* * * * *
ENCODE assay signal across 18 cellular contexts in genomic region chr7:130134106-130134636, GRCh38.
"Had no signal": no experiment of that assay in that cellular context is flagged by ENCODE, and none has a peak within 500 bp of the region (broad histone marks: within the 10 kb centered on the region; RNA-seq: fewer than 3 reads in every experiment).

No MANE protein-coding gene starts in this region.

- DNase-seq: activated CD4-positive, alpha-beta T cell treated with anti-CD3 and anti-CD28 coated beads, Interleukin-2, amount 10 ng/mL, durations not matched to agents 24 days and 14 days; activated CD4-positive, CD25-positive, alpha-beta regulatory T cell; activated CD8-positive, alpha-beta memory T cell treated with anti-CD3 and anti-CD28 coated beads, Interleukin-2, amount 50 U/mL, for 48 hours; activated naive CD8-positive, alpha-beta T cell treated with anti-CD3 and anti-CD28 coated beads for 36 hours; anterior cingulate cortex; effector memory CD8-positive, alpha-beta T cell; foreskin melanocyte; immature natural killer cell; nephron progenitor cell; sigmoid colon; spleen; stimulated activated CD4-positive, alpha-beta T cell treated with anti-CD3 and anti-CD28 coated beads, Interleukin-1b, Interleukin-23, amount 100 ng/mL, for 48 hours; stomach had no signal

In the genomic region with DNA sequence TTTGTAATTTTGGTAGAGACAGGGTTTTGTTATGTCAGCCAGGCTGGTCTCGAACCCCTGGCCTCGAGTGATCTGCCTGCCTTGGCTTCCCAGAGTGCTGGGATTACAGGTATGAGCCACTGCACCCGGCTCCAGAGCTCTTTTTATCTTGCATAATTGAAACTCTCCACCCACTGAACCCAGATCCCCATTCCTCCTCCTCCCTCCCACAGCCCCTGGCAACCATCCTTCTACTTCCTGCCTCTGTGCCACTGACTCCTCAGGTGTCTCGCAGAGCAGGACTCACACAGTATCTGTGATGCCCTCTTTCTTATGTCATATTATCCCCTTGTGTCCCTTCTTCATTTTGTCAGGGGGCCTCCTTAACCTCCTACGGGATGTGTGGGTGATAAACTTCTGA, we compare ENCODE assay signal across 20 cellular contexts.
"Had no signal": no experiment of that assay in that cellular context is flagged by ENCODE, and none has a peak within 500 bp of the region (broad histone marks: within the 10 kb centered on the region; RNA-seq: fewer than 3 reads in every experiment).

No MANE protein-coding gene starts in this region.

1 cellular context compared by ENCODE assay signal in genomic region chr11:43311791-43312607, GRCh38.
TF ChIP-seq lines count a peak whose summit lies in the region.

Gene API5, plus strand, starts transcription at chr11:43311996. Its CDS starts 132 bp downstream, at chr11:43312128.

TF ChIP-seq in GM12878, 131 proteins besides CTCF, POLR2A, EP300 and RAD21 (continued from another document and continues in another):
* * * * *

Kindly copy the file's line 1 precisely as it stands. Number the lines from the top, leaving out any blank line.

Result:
ENCODE assay signal across 18 cellular contexts in genomic region chr7:130134106-130134636, GRCh38.